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Candle light vigil held at Michigan Center for friends lost at Faster Horses

Published: Jul. 19, 2021 at 6:45 PM EDT
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MICHIGAN CENTER, Mich. (WILX) - Hundreds of people packed the stands of the Michigan Center High School football field Monday night to remember three lives lost too soon to carbon monoxide poisoning.

The three were staying in a camper near the Faster Horses music festival at Michigan International Speedway over the weekend. Law enforcement authorities say a generator nearby is likely to blame.

They are being remembered as good friends, and Monday’s crowd showed just how much they meant to the community.

The community gathered to remember Richie Mays Jr., Dawson Brown and Kole Sova.

Friends and family embraced each other as they talk about their memories involving the men. A memorial was set up with their jerseys and flowers in honor of their time at Michigan Central.

Troy Allen, Michigan Center’s principal and football coach, and Superintendent Brady Cook remembered the men as the true embodiment of what it means to be a Cardinal.

“These kids were the perfect example of the cardinal way,” Allen said. “Great families. They’re a model of what you say with that phrase and their legacy will live.”

Cook said, “You couldn’t help but be close to these guys because they were so dynamic. They had an energy to them that you just wanted to be around them. They made everyone around them better.”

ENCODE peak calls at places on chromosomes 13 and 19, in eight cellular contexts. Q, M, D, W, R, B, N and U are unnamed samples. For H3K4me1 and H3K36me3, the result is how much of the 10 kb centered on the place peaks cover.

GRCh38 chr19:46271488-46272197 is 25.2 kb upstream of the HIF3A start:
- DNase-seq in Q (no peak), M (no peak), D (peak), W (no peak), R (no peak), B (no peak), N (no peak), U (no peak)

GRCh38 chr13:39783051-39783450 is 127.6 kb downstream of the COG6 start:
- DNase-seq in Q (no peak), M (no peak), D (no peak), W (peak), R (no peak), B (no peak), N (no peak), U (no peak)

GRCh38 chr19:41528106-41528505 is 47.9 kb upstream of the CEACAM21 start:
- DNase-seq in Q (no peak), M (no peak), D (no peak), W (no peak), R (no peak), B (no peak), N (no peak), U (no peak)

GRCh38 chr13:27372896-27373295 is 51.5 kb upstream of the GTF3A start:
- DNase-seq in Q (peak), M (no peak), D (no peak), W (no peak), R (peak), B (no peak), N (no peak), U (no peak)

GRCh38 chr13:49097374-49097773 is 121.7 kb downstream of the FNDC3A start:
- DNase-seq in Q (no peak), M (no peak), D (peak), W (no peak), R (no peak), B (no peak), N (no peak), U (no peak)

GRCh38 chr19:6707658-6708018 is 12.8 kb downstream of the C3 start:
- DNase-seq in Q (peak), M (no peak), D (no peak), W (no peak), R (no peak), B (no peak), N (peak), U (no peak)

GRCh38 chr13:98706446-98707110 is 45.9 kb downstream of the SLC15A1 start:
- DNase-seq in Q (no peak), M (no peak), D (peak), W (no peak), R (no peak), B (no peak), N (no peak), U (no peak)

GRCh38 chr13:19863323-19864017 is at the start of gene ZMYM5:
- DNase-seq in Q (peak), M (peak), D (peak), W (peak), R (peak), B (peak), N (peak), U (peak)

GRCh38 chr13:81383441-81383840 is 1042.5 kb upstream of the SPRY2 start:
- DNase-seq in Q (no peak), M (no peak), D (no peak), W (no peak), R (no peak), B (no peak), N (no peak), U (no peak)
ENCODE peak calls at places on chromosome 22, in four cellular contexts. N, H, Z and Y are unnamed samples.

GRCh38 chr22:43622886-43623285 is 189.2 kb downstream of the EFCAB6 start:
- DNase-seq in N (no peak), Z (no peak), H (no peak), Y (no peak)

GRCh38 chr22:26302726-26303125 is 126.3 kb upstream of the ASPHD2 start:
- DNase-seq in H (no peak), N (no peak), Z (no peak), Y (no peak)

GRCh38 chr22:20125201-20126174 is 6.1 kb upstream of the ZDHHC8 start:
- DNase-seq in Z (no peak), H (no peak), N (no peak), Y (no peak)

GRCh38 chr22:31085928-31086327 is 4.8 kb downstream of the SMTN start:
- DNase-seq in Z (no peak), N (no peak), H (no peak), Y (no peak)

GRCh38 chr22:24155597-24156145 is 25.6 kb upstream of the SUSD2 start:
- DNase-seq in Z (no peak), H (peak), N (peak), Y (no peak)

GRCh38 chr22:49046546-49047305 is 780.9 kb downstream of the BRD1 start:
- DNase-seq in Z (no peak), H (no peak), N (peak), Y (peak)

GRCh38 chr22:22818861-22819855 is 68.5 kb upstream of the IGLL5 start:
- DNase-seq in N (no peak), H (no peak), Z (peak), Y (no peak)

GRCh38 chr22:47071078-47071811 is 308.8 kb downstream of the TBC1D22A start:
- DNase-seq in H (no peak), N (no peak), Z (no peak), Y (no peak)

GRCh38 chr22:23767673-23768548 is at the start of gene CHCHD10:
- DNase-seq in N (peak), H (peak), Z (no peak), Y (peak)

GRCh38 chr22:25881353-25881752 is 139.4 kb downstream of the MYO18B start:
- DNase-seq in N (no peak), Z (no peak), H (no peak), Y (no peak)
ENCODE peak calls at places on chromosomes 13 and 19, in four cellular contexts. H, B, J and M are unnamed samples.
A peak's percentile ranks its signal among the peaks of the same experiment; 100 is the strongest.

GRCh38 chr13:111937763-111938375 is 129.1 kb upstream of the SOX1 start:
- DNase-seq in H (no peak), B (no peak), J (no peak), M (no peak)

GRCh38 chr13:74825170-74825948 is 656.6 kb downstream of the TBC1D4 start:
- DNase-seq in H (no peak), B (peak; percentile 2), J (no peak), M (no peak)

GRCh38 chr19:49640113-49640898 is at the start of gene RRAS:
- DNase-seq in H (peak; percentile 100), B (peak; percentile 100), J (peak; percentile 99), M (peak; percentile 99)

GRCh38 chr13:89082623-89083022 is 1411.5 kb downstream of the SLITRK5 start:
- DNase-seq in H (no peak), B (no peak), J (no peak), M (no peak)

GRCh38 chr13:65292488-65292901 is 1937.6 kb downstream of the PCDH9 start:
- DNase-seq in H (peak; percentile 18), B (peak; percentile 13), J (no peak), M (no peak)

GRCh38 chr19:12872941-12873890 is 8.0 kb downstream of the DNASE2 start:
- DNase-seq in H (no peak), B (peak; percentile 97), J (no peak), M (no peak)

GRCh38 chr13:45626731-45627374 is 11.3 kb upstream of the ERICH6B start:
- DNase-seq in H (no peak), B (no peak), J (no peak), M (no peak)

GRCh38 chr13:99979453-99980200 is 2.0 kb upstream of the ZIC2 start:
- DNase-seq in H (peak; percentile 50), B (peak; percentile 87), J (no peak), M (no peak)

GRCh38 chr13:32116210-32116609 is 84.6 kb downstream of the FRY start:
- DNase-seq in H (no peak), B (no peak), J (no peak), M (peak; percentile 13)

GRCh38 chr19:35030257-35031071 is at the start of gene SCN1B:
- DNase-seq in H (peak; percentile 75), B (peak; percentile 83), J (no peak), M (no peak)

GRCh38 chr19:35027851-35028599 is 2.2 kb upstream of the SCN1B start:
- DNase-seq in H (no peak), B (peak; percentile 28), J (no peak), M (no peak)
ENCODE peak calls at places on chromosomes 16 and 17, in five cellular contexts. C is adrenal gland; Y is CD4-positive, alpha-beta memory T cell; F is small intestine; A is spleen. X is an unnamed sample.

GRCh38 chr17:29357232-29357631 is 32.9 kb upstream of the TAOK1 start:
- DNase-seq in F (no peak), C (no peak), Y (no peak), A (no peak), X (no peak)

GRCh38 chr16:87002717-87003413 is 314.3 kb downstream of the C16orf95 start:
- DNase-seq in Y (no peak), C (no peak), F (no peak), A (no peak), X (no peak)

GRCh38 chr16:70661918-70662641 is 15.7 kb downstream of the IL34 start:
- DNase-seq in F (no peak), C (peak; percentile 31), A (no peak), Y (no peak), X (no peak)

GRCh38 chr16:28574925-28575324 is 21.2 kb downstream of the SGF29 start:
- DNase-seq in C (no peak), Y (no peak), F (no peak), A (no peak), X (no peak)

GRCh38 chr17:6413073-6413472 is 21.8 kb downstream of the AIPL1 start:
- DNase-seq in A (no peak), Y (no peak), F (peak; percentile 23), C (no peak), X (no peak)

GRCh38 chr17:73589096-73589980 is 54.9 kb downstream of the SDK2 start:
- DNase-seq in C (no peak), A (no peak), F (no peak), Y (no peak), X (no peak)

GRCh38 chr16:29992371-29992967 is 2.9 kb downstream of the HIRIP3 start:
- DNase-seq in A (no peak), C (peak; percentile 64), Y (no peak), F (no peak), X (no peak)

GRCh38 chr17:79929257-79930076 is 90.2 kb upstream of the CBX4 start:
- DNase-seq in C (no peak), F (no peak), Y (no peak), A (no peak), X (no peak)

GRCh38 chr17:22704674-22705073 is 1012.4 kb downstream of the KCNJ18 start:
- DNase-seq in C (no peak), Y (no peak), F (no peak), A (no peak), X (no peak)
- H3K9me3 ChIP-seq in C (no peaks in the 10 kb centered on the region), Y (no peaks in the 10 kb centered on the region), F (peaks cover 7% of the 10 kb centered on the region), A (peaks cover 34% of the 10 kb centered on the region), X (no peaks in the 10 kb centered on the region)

Earlier Monday evening News 10 spoke with the parents of Kole Sova and the aunt of Richie Mays Jr. They say it’s been a tough few days, but they’re grateful for the memories.

Brown, Mays and Sova were great friends who grew up together. According to Sova’s parents-- Jerry and Meeka-- all three of their families are very close.

Meeka said, “Kole and Richie had graduated together. Richie’s mom and I were both out there Friday night. So, we were together with the boys, we were all at the concert together.”

Jerry said, “We’ve travelled with them. We’ve done trips when we played travel basketball. We’ve been in the stands when they were all in sports together.” Mays’s Aunt, Tina Curl, says their loss has been devastating to the whole community.

Curl said, “We’re still numb from it. Still just trying to reel it all in. We just got hit so hard.”

A big message the Sova family wanted people to remember is to be mindful of the dangers of carbon monoxide. They say, when this is all over, they hope to start an awareness campaign to help others avoid this tragedy.

There were two survivors in the incident. 20-year-old Rayfield Johnson and 20-year-old Kurtis Stitt are being treated for carbon monoxide poisoning.

They remain in critical condition as of Monday night.

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